Wednesday, December 19, 2007

Death of a Migrant, Pregnant Woman

Ms. Liyun Li (李丽云), a migrant worker from Hunan Province, met her boyfriend Zhijun Xiao (肖志军) in Beijing and had dated him for three year. Like so many other young Chinese ladies, she went to Beijing in search of better paying jobs and a future. Unfortunately, her pursuit of happiness ended abruptly in November 2007, along with her short hopeful life and her unborn child.

She felt under the weather for two weeks in early November, and probably for lack of funds, she avoided expensive doctors in hospitals. Instead, she went a private clinic where she was treated for a common cold. But, her health deteriorated afterwards and her boyfriend had to send her to the Beijing Chaoyang District Hospital (West District), where doctors found her to be in a dire medical emergency—her heart was failing in addition to a host of other symptoms. In order to avert a disaster, she must undergo a C-section and other emergency care immediately.

She did not have a penny on her; nor did her boyfriend. But, the hospital staff offered to operate first on credit, which rarely happens in China.

Money was not the issue on that day when she died. It did not matter; what mattered, what would have mattered was her boyfriend’s signature on an agreement for the hospital to operate and do what it needed to do to save her and her baby’s life. Before any medical operation, the hospital had to have informed consent, by law, in the form of a signature from Ms. Liyun Li, her family member, or persons related to her. But her boyfriend, the only person who could have given the consent refused, repeatedly.

As the clock ticked on, her breath grew fainter; as hours vanished together with the precious heart beat of the baby in her womb, doctors, nurses, administrators begged for his signature. But he still wouldn’t do it. In stead of signing his signature on the consent form, he wrote: “I refuse the C-section, and I shall be responsible for all consequences.” With that, the emergency care staff, in despair, witnessed the death of Ms. Liyun Li and her unborn baby, in a span of about three hours.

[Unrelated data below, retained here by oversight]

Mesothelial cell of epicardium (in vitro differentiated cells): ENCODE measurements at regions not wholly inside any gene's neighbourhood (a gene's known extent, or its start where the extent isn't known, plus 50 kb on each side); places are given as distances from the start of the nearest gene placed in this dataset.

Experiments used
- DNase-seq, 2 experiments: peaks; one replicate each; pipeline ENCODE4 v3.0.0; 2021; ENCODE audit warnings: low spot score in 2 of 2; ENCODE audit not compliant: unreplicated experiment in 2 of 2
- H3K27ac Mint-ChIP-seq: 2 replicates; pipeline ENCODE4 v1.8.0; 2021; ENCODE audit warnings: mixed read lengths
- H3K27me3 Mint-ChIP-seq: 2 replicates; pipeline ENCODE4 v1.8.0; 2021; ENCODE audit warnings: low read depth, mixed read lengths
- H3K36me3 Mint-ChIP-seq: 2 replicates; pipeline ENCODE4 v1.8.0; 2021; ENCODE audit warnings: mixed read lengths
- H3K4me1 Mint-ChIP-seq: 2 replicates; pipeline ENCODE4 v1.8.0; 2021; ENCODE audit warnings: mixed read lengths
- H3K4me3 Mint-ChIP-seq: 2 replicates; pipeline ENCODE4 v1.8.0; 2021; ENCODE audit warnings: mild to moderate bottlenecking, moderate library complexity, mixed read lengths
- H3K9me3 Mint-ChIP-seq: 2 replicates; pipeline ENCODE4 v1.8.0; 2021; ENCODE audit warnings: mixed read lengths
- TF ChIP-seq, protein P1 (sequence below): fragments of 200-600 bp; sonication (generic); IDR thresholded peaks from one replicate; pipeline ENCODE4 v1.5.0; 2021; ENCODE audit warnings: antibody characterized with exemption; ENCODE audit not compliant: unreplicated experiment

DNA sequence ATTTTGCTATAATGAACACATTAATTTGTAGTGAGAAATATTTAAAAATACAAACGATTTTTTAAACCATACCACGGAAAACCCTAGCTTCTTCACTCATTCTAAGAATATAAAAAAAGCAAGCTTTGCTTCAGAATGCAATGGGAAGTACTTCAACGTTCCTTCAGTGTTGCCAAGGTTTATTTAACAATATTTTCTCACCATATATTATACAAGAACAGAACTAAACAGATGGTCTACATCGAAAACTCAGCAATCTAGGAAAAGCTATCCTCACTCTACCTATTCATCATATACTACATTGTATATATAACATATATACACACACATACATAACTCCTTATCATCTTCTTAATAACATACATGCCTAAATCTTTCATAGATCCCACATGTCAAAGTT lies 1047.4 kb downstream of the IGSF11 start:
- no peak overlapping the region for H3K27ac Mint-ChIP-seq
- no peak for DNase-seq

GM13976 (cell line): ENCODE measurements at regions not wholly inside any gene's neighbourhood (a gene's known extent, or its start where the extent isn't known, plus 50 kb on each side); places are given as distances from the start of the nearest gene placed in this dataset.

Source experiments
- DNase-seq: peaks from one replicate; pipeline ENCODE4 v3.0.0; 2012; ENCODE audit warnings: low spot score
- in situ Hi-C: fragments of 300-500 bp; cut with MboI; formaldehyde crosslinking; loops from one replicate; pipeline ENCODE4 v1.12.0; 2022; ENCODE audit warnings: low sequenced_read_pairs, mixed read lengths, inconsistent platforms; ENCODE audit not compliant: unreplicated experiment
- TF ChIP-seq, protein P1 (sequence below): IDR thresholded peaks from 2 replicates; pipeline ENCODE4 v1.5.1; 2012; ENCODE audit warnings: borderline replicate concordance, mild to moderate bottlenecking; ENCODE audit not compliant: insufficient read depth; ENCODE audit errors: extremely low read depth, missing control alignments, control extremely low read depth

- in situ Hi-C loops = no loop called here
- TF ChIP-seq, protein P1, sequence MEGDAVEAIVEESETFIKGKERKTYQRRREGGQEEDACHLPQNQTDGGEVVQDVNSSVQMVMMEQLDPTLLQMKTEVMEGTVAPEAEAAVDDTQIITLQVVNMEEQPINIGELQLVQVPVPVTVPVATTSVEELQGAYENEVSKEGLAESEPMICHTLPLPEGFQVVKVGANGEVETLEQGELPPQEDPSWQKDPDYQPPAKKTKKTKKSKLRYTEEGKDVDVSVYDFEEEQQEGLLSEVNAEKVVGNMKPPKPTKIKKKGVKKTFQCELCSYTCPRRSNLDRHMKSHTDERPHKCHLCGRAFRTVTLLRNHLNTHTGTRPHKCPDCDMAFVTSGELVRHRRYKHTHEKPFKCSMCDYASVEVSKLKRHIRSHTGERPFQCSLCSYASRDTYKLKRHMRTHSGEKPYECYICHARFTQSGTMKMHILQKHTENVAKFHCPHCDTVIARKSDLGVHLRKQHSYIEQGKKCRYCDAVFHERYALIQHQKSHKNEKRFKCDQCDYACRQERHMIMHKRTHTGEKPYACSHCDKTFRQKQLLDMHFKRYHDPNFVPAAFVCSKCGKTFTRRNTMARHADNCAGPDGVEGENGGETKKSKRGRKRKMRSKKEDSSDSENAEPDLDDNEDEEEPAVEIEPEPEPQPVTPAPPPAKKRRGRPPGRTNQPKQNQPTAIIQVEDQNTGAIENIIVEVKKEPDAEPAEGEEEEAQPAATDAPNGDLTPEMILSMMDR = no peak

That sums up the griping story of Ms. Liyun Li’s death in a Beijing hospital on November 21, 2007.

Bad things happen every day, everywhere; tragedies occur all the time in China, many of which go unreported. But, Ms. Li’s story is different—it bothered me and it still does. I cannot help but think about other possible outcome to her emergency visit to the hospital. What would have happened had her boyfriend just signed the damn consent form? What if there had been no legal requirement for the consent of a boyfriend under that kind of medical emergency? And what if the hospital took matters into its own hands and operated without his consent? And what might have been had her boyfriend simply been absent from the entire situation in the hospital?

Unpleasant as it might be, death often awakens social conscience and engenders action. Ms. Liyun Li’s death was no exception. Her death has sparked a flurry of debate in the medical and legal communities in China. They are asking the same “what if” questions; they want to know whom to hold responsible for the tragic loss of two lives, one of whom never had a chance to behold the wonders of the world. They want to avoid any repetition of such a gut-wrenching tragedy.

(Please check back later for the legal issues in and possible ramifications of this story.)


Mari-Liis said...

Even though these kinds of unjustices take place all the time, it is still apalling to read about them. And it is so true, that it raises millions of questions in anyone's head. I will not even go into analyzing the reasoning of the "boyfriend's and father to be's" behavior since that is just way beyond my comparison. The passive mentality of the hospital's personnel is a big question mark. If the mentality of the doctor's is concentrating rather on the bureaucracy than saving peoples lives, then where shall it take us? Would the Chinese hospital system always let a person pass away in case of absence of any relative from whom to get the consent?

Todd Platek said...

Although we don't know the details of the matter beyond what is reported here, how peculiar that in the USA, we prepare Living Wills, giving people the right to end care if they are in extremis, while in this instance in China, a document was needed before the hospital would keep the poor woman alive! I hope CBLB can get some more details on this bizarre case, which I sure hope is one of a kind. Sadly, in the past, and maybe still, poor patients without money had no hope of survival if they didn't first show the cash.